In sports, getting off to a fast start is often the difference between a winning and losing season. According to Joe Gibbs, “A winning effort begins with preparation.” The same is true in business. It begins with an action plan.
Creating a winning plan is not difficult. Sure it will take some time now, but saves a lot of time later. Most important, it delivers big dividends – more sales, profit, and control. So what are you waiting for?
6 Steps to a Winning Plan
It helps to know where you are today before you map out where you want to go next year. Research is simply gathering information about your business, competition, industry, and customers. So here are a few ways you can get up to speed:
- Financial Trends. Review your current financial statements – and the previous two years. Look at trends in revenue, margins, profit, and expenses. How about the number of customers, retention rates, debt, and receivables. It can help you uncover the improvement opportunities – so you can focus your efforts in the right areas.
- Competitive Analysis. How do you compare with your major competition? Look beyond price and consider some of these competitive factors.
- SWOT. An honest assessment of strengths, weaknesses, opportunities and threats goes a long way. When doing your analysis, don’t be afraid to ask others – customers, vendors, employees – for feedback.
- Industry Trends. Is your industry growing or declining – and why? What changes are you seeing? Are you capitalizing on the changes?
- Customer Feedback. They can tell you what you do well and what you can do better – all you need to do is ask and listen.
It may feel like fluff, but a clear purpose-driven mission statement for your business helps you keep your goals, objectives and values in mind – as you build your plan. A mission statement summarizes the purpose of your business, what steps you are taking to achieve it and the motivation (values) behind it. It should inspire you and keep you committed.
Goals and Objectives.
Start with the big picture in mind and look at all areas of your business – not just sales. Goals are simply your destination on a map and objectives are your route you take to get there. Here are two examples to demonstrate this point:
Goal: Increase revenue by 25%
Objectives (to support this goal) might include some or all of the following: Grow customer base by 10%, Increase average transaction from $203 to $225, Launch new product by March 31st, Hire one additional salesperson by April 1st.
Goal: Improve profit by 18%
Objectives (to support this goal) might include some or all of the following: Reduce delivery errors and re-work by 10%, Invest in [technology] to improve scheduling, Eliminate products with margins under 15%, Revise and implement new credit policy by May 31st, Reduce outstanding receivables by 10%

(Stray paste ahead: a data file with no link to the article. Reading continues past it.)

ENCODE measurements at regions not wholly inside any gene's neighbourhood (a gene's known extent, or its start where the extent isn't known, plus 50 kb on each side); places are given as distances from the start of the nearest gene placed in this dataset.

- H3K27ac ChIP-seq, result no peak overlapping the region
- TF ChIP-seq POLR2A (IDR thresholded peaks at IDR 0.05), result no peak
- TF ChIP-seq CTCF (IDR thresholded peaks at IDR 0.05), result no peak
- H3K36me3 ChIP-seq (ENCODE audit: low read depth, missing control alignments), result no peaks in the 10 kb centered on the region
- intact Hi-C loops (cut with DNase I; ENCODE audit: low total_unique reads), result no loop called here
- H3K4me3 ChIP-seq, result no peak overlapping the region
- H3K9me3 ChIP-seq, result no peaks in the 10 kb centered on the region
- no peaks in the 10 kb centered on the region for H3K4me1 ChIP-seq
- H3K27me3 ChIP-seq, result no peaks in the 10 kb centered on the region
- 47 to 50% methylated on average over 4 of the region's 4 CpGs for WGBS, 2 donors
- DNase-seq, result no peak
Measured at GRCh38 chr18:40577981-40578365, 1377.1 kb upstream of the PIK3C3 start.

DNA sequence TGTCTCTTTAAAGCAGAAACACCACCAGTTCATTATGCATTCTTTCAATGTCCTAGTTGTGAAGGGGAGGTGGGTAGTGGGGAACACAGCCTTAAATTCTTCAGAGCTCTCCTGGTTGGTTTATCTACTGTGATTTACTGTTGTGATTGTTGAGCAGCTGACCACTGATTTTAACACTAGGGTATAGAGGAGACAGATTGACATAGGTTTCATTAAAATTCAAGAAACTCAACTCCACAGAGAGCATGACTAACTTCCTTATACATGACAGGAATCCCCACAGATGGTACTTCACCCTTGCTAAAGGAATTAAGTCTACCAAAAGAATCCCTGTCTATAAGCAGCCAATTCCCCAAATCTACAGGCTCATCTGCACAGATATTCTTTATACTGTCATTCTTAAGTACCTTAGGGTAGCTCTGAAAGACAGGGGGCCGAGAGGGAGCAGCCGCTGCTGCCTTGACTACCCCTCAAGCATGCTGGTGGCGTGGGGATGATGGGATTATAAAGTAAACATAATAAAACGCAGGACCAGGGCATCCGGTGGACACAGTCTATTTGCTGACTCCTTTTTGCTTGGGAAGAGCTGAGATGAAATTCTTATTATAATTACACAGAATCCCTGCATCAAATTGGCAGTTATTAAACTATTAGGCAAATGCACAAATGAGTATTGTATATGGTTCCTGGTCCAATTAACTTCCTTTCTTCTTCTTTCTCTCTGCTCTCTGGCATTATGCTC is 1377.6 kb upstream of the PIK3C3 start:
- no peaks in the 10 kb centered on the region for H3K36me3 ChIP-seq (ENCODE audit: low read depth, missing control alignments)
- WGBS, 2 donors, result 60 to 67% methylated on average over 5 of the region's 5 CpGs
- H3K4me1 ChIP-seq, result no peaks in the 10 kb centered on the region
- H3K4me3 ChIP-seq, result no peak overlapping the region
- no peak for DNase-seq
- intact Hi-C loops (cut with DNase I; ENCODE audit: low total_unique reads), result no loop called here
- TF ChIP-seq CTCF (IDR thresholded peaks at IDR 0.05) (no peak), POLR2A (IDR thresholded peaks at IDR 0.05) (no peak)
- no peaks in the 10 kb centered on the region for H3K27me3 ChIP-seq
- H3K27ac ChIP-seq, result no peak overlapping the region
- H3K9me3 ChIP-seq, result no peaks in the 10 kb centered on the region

As you can see, there are a variety of ways to get you to your destination. Choose the ones that work best for YOUR business. Your research can help along with my 155+ Profit Building Ideas.
Using the information above, now it is time to identify the marketing and sales tactics (or tasks) you need to do to accomplish your goals. This should include methods to generate new leads, retain and grow existing customers and improve sales conversion rates. You have a lot of options here, but it’s a quality versus quantity game. Decide what you want and then execute with consistency. Remember to include timelines for completion and responsibility if the task is delegated or outsourced.
Your business is a combination of people and systems that evolve together – and are the key to sustainable growth and profit. So as you build your action plan, you need to look beyond the marketing and sales elements. How can you improve your daily operations and increase efficiency and profit? What actions can you take to build a stronger team — employees, subcontractors, vendors and suppliers? My business success checklist may provide some additional ideas. Remember to incorporate timelines and responsibilities here also to ensure the work gets done.
While it’s never on the “can’t wait to do list”, preparing a budget to support your plan is important. It shows you how the growth and investments you plan to make will impact your profitability. Simple works best so many owners use their current profit and loss format to complete their budget.
If you are serious about your business and committed to its success, an action plan is the best tool out there. Make creating an action plan a priority and invest the time to do it!
For help with setting goals and creating your action plan, check out my Ultimate Goals & Action Planning Guide, a step-by-step approach to planning. This guide provides everything you need, including tools and samples, to get it done!